How to Prepare for the Best Running Event of the Year: Running Tips From an Olympian

By Dual Olympian and Run Crew founder, Ben St Lawerence

Running season is upon us and the next key events that myself and the Run Crew team will be signing up for are the Real Insurance Sydney Harbour 10& 5K in July followed by the Sydney Marathon in September.

Both events are among my favourites and they certainly make for a great day out! So with that in mind, here are my top tips for helping you prepare for the best running events of the year.

Be consistent

Having an event to train for is a great way to help you get into the habit of prioritising training/ exercise. After all, an event means a set date that you need to be ready by, and therefore training should become a priority.

The truth is that one single session is not going to make a big difference to your results. Rather an accumulation of the work that you do over days, weeks and months in the lead up to the event is what will make the difference. That is why it is important to remain consistent. 

So if you are looking to train for a fun run, make a plan or sign up for a running group who you can train with. Book your sessions at the start of the week and keep them as you would any other appointment. 

Built up your kms gradually

If you haven’t run in a while, or if you are new to running, I would recommend that you build up your kms gradually rather than trying to run the full distance of the event from the start. By building up your kms gradually, your body can get used to the workload. This will greatly reduce your risk of injury or a strained muscle. That is why I recommend that you aim for “good” weeks of training instead of going all out on day one.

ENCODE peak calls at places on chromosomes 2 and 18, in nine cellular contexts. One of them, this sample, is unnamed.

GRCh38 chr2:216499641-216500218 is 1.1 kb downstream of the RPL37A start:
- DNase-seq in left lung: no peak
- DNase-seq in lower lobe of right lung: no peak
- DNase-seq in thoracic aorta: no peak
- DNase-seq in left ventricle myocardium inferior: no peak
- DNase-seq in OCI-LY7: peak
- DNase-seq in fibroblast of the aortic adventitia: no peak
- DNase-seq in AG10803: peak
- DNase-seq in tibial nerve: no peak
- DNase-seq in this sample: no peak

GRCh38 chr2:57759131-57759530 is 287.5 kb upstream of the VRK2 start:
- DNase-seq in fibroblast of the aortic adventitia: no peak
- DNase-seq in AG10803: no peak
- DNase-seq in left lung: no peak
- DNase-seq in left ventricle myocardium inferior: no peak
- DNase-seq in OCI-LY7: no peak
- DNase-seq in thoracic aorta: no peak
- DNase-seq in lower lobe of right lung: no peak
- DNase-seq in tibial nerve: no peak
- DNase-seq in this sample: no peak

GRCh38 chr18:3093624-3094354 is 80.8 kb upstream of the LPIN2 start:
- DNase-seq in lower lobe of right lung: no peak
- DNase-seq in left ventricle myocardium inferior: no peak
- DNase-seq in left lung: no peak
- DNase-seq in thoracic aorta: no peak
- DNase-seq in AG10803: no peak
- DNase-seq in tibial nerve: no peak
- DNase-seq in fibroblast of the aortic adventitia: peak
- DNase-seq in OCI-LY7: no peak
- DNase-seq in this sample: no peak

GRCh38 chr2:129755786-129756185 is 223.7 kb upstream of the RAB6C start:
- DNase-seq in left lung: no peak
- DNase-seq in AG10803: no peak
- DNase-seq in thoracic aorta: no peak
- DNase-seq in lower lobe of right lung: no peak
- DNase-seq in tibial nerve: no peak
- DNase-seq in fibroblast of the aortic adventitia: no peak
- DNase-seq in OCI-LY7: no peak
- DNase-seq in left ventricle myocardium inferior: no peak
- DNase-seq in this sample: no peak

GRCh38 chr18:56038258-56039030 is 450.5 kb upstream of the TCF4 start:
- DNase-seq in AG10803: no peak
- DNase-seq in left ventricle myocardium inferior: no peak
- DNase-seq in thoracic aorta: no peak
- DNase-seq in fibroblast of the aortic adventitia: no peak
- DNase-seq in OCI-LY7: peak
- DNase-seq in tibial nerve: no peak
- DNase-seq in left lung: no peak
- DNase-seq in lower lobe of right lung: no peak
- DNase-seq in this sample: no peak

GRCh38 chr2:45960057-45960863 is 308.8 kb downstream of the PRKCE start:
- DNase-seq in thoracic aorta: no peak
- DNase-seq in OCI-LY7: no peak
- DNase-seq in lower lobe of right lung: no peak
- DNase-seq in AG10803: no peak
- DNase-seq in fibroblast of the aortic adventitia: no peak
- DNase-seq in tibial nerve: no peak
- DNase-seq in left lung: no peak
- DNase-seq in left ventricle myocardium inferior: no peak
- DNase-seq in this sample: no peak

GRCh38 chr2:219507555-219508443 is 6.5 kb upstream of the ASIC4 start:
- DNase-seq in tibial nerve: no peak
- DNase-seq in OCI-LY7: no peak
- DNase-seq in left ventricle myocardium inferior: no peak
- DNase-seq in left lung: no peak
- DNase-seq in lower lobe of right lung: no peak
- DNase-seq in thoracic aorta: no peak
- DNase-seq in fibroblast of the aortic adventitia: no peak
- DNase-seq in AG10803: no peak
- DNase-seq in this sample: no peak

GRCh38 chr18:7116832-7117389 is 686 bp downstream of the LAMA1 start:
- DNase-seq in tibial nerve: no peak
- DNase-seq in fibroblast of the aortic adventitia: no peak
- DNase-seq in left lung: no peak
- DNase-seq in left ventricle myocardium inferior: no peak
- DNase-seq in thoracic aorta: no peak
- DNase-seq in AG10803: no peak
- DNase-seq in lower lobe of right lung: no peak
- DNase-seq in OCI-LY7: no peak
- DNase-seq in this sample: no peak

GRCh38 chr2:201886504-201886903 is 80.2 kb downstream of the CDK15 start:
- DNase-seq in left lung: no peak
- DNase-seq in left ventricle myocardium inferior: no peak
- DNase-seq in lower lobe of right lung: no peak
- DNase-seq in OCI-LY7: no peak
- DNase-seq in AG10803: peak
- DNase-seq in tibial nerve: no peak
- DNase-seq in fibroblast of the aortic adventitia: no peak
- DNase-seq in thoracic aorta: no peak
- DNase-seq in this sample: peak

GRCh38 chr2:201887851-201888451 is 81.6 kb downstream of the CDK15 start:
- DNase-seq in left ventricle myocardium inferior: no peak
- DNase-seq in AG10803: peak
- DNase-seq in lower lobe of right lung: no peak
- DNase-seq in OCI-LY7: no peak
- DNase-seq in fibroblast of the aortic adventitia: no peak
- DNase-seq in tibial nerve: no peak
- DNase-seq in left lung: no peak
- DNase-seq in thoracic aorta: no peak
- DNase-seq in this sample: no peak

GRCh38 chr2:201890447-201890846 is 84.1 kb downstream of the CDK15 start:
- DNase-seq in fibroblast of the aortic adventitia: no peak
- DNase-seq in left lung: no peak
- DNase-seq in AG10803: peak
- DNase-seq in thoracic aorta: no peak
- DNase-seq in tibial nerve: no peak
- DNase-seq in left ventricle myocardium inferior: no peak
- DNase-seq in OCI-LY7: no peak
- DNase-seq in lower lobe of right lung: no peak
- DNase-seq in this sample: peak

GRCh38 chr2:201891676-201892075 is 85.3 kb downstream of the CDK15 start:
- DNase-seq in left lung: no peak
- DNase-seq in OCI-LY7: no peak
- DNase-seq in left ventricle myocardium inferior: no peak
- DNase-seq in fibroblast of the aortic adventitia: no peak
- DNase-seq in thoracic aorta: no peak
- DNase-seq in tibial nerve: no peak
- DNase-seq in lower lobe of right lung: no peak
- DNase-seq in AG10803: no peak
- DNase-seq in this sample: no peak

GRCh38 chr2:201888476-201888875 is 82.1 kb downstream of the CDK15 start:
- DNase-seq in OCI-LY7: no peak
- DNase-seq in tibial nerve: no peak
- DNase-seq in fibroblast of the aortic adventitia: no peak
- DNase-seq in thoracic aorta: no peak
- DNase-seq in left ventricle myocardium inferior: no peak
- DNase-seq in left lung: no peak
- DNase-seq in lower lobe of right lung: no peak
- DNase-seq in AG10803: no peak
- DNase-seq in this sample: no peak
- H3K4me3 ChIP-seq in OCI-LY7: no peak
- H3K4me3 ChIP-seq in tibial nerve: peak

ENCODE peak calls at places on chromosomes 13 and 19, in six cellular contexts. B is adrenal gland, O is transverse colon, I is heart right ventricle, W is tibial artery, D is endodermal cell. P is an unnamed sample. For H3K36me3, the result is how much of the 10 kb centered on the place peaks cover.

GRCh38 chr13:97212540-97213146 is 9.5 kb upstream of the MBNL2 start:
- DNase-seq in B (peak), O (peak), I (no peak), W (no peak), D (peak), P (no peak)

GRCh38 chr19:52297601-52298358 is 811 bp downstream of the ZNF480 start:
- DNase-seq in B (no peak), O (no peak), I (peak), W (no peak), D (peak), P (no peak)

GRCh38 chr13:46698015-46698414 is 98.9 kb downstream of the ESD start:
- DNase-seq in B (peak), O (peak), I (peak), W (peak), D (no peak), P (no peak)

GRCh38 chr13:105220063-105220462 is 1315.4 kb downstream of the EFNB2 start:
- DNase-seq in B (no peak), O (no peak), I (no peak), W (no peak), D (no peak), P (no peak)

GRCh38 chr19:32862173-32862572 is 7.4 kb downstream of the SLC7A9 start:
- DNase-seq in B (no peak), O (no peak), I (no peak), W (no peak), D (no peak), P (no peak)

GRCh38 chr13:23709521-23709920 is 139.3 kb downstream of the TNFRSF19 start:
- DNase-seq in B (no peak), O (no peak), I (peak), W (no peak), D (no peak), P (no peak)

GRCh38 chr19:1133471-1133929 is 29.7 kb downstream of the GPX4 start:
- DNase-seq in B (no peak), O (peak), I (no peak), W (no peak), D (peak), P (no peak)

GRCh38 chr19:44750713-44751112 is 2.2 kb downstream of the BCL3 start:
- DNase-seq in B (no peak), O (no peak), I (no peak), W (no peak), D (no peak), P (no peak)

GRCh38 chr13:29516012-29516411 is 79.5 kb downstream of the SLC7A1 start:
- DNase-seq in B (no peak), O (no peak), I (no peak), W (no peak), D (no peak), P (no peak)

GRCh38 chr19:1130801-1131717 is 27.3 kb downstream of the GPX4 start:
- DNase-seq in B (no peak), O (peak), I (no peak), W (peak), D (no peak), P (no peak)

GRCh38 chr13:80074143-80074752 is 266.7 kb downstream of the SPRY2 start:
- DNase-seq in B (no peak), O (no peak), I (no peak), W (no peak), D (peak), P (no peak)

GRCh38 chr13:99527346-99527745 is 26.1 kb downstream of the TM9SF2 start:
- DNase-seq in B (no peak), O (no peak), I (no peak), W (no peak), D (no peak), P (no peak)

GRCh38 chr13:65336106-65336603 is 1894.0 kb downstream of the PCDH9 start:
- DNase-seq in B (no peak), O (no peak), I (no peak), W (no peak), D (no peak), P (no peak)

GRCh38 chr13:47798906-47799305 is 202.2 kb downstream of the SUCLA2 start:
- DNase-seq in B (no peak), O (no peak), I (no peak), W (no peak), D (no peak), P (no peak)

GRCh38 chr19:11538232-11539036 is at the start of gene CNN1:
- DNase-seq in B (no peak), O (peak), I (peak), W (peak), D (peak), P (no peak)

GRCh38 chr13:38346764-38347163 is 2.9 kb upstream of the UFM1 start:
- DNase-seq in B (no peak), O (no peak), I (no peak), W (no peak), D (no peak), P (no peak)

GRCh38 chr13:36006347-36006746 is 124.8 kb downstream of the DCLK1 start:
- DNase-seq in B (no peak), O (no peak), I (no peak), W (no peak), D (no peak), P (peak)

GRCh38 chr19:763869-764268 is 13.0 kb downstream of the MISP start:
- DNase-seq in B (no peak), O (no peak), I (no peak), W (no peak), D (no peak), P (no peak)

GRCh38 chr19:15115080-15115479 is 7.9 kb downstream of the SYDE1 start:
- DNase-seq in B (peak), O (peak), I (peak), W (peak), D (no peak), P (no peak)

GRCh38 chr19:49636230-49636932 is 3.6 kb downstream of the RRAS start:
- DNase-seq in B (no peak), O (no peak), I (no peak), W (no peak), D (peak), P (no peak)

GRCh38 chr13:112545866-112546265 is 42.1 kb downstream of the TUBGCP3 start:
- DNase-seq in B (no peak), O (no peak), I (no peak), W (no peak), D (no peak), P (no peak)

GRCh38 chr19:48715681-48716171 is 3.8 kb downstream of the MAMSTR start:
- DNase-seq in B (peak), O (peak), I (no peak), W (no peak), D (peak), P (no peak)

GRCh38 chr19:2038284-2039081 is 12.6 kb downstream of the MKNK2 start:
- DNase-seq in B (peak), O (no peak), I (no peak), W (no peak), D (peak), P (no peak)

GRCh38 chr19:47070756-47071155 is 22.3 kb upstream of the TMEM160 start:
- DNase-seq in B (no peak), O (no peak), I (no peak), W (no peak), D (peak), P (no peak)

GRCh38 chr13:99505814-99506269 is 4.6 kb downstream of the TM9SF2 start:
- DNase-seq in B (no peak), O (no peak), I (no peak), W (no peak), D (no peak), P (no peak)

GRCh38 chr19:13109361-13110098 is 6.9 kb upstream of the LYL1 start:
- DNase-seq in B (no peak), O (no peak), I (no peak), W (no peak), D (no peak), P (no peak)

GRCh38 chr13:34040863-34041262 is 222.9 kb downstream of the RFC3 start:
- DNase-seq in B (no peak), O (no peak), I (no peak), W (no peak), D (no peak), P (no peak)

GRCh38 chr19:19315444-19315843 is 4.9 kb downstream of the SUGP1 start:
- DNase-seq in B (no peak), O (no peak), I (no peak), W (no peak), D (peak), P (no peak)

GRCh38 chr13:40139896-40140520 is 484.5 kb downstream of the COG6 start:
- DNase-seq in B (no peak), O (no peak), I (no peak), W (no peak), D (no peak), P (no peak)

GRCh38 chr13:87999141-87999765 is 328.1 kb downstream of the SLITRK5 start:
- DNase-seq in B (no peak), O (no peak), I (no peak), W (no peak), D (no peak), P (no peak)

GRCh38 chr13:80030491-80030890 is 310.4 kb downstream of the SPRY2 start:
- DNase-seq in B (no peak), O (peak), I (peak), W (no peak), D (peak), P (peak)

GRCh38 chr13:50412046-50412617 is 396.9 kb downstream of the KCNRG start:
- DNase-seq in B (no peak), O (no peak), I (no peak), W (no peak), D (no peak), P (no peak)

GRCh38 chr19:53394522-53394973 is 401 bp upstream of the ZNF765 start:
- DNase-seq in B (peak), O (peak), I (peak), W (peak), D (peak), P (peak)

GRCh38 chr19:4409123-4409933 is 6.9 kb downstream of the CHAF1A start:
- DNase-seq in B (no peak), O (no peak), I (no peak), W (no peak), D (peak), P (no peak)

So for example, if you are preparing for a 10k, aim to run 3k on your first “long run” training session. Then next time aim for 3.5k and build up from there. 

Leave enough time for recovery

When it comes to any fitness gain, regardless of whether you are looking to improve your strength, run or muscle tone, your achievement will come down to adding stress to your body, letting your body recover and then letting your body adapt. 

Make sure you are warming up before every session, and starting after every session. If you are new to running, run every second or third day. Do strength training or yoga on the other days for a well-rounded program and make sure you have 1-2 recovery/ rest days per week. Get massages if you need to or use a massage gun. Recovery is as important as the training itself. 

Strength training

Running is an unbalanced sport because when we run, we are on one leg at a time, and often we have a dominant side that will take the brunt of the work. That is why strength training is important, specifically strength training where you isolate one leg at a time so they both need to work equally. For example, walking lunges, a one-leg deadlift, and a TRX one-leg squat are all great exercises as you need to work each leg individually.

Additionally, core strength and working on your postural muscles are also important. Running 10k+ is hard on the body and as you get tired you may find that you start to slouch. This can lead to aches, pains and imbalances. However, working on the strength of the necessary muscles can reduce the risk. 

Don’t forget about the basics

Diet, sleep hydration, wearing shoes that are already broken in and clothes that are comfortable are also key to helping you have a successful fun run. Get your 8 hours of sleep, sip water all day, replenish your body with lean protein, healthy carbs, fats and antioxidant-rich fruits and veggies. Running can be hard on the body, so you need to make sure you give back what you take from it.

Happy running!

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